The Lightning Network is a second layer scaling solution made by Lightning Labs that promises to finally solve the huge problem of scaling the Bitcoin Network.
Whereas Bitcoin transactions were originally much faster, increased use and a larger blockchain database has clogged the network and led to transactions measured in minutes as opposed to seconds with high fees to boot.
The issue was the center of much debate in the community, with some people feeling that the block size should be increased to allow cheap, fast transactions and others believing that the increased size would lead to centralization. When Bitcoin forked last year, the latter camp continued working on the project known as the Lightning Network, an off-chain solution that will process much of the heavy lifting in a Bitcoin transaction in a ‘side chain’ to decongest the network and allow scaling without changing the block size.
The project was only proposed in 2015 – so what’s the situation now? Here’s a status update.
Lightning Charge and E-Commerce Store
In January of this year Blockstream, a company heavily involved in the scaling debate and Bitcoin fork, released Lightning Charge enabling them to charge transaction fees on the Lightning Network. Blockstream launched a test E-commerce store called Blockstream store to test the speed and cost of transactions and enable the company to create a Bitcoin network product that generates profit on its own without relying on the value of Bitcoin itself.
“By offering an early demonstration of this cutting-edge technology, we hope to bring Lightning to life with real-world functionality, providing a way for you to test Lightning and become a part of the micropayment revolution.”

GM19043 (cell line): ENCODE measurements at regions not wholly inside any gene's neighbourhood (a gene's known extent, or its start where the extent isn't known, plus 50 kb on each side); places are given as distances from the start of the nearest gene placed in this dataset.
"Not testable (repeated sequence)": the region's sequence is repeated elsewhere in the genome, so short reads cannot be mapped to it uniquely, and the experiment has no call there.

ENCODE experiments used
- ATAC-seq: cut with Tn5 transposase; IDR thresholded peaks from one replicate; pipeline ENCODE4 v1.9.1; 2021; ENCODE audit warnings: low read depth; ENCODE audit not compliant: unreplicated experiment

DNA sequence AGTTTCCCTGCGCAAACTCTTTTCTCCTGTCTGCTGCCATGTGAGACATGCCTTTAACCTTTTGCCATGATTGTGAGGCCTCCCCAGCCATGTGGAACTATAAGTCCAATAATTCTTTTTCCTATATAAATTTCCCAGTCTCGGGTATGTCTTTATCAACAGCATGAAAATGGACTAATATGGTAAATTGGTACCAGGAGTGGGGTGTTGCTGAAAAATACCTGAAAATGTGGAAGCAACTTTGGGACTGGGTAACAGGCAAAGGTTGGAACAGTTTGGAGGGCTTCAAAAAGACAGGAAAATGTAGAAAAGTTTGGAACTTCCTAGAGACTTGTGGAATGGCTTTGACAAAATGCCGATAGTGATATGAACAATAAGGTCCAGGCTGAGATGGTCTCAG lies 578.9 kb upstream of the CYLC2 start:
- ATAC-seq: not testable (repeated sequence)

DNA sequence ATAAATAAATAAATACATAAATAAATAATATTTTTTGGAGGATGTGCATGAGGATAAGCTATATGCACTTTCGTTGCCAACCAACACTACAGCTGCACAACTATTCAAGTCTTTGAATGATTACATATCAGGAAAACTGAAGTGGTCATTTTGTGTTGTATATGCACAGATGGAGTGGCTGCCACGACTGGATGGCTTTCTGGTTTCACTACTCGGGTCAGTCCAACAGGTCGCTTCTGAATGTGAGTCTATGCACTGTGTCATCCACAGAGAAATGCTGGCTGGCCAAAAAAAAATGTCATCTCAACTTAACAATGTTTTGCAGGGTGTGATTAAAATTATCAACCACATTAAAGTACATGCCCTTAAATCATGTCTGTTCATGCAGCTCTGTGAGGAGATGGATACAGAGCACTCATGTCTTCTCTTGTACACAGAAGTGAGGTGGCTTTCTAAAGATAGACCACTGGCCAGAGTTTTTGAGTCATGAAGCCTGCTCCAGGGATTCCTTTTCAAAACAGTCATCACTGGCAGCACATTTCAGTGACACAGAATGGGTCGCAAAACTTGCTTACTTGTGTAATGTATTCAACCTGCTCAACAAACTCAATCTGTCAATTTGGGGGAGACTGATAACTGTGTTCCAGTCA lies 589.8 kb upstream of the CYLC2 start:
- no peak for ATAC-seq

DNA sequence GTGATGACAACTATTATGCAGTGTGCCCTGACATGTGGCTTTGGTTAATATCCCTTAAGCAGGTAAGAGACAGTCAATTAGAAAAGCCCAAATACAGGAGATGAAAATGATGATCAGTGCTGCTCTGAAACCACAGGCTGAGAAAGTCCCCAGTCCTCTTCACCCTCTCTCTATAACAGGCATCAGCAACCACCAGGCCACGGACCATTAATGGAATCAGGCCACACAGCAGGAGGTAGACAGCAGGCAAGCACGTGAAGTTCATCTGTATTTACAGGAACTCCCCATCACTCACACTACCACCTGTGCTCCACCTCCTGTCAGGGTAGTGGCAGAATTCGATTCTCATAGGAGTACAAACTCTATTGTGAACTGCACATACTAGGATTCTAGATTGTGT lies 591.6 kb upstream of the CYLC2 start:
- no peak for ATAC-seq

Blockstream is releasing the Lightning Charge complementary package for c-lightning to make it simpler to build sophisticated applications on top of c-lightning.
“Web developers will be able to work with c-lightning through their normal programming techniques, and they’ll also get expanded functionality such as currency conversion, invoice metadata, streaming payment updates and webhooks,” says the Blockstream announcement. “Together, these additions make it easy for developers to use c-lightning to create their own, independent web-payment infrastructures.”
Mobile Wallets for Faster Payments
A number of Lightning Network mobile wallets have been developed or are in development, aiding with adoption and progressing the project further.
Eclair is technically a Lightning node, not a remote control app for a node running on a server. Users can transfer money from a checking to a savings account by closing channels, generate Lightning invoices, and pay Lightning invoices through QR codes or Lightning invoices. The wallet has 3,000 downloads.
Bitcoin Lightning is an SPV BIP37-based wallet developed by Anton Kumaigorodski. It features full Lightning Network support that provides for both on-chain and off-chain network transactions and is available in both testnet and mainnet. Processing is local for both on- and off-chain transactions. Users can send and receive bitcoin almost instantly through dedicated channels. One unique quality of this wallet is that it uses a system of storage tokens to store channel backups and delay refunding transactions anonymously. It has 71 reviews on Google Play, but the exact number of downloads is unknown.